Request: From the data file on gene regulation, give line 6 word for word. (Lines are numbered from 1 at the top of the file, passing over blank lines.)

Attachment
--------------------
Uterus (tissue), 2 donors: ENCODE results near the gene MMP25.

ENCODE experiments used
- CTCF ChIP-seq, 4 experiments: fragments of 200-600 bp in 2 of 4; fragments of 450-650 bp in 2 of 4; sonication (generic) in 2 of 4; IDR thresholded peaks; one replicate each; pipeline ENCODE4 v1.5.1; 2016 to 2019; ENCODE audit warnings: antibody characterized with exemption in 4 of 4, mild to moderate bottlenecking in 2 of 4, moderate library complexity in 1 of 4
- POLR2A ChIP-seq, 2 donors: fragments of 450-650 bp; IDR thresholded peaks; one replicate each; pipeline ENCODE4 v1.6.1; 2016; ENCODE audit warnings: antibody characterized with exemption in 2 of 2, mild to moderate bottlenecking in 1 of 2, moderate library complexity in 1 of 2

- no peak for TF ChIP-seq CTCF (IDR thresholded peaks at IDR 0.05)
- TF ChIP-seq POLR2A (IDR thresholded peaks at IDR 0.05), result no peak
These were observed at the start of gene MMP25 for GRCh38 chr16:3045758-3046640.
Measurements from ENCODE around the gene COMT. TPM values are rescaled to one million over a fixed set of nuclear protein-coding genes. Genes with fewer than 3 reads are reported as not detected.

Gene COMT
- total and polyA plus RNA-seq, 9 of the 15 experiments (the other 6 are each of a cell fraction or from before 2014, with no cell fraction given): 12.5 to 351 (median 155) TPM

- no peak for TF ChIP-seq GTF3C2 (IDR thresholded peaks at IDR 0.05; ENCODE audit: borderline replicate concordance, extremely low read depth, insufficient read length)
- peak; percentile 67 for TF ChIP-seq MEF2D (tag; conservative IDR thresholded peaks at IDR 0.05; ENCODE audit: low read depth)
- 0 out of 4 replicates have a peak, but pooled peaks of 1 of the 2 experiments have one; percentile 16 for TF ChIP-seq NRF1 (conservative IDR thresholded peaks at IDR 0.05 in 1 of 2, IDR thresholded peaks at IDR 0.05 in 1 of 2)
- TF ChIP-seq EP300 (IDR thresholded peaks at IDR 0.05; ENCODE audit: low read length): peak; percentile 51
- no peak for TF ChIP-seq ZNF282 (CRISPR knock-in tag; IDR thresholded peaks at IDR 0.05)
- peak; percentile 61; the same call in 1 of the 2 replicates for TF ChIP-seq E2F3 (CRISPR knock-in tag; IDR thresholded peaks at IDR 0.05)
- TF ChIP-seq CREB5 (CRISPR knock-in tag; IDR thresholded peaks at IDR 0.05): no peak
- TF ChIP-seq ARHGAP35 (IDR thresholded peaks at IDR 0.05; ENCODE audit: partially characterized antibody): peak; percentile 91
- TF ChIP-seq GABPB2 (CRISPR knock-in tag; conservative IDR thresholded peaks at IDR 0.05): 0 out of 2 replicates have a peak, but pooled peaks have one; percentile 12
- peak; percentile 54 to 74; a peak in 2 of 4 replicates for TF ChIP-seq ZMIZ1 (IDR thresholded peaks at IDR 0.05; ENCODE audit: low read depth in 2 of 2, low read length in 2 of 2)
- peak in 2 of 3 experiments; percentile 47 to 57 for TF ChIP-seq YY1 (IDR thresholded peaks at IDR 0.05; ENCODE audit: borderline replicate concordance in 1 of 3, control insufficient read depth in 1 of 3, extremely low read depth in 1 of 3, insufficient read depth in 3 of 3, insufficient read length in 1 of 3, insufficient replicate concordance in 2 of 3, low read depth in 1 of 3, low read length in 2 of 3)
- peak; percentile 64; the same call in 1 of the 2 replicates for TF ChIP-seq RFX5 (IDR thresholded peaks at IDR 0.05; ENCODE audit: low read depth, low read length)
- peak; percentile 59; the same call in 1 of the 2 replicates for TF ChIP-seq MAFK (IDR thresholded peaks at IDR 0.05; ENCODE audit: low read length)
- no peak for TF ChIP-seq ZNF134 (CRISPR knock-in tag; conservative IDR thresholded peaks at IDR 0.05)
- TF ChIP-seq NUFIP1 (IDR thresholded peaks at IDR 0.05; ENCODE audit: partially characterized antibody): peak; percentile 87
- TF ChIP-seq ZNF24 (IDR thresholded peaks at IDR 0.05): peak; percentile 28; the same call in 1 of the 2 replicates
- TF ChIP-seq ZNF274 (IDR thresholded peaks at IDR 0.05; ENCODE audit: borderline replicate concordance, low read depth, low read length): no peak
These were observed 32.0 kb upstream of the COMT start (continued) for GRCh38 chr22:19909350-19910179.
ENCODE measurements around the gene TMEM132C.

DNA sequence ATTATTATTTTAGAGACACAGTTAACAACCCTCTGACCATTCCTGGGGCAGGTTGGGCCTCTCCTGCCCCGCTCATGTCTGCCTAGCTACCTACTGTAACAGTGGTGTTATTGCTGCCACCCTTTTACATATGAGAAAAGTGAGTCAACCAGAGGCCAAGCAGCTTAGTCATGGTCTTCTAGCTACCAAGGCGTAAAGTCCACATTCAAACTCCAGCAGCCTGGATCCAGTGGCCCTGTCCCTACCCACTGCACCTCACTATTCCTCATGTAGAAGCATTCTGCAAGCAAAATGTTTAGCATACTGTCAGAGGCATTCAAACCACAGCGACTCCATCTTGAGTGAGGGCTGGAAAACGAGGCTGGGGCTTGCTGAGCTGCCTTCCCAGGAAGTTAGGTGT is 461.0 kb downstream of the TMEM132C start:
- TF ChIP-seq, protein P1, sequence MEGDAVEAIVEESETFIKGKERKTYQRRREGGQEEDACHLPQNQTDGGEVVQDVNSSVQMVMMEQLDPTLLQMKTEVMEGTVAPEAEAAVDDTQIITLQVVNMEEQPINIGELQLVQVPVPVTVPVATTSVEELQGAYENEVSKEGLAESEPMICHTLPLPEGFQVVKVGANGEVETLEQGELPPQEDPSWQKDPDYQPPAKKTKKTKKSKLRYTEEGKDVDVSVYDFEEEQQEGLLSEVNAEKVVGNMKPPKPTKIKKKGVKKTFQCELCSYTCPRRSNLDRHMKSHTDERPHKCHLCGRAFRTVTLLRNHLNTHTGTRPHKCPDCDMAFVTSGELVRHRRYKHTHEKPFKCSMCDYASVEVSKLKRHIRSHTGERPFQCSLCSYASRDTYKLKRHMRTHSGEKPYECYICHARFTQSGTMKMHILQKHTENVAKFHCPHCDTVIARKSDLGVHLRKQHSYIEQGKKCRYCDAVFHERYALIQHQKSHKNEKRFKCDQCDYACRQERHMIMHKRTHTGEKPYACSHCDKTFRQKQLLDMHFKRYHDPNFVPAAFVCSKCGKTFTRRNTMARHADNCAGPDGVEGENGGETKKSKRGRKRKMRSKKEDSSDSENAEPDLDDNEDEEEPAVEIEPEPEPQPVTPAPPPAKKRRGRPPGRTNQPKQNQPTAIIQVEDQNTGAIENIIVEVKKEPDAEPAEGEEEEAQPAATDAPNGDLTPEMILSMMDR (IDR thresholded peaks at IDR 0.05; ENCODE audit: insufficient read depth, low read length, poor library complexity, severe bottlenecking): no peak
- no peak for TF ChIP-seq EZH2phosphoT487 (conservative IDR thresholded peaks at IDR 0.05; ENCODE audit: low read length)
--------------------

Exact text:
- TF ChIP-seq POLR2A (IDR thresholded peaks at IDR 0.05), result no peak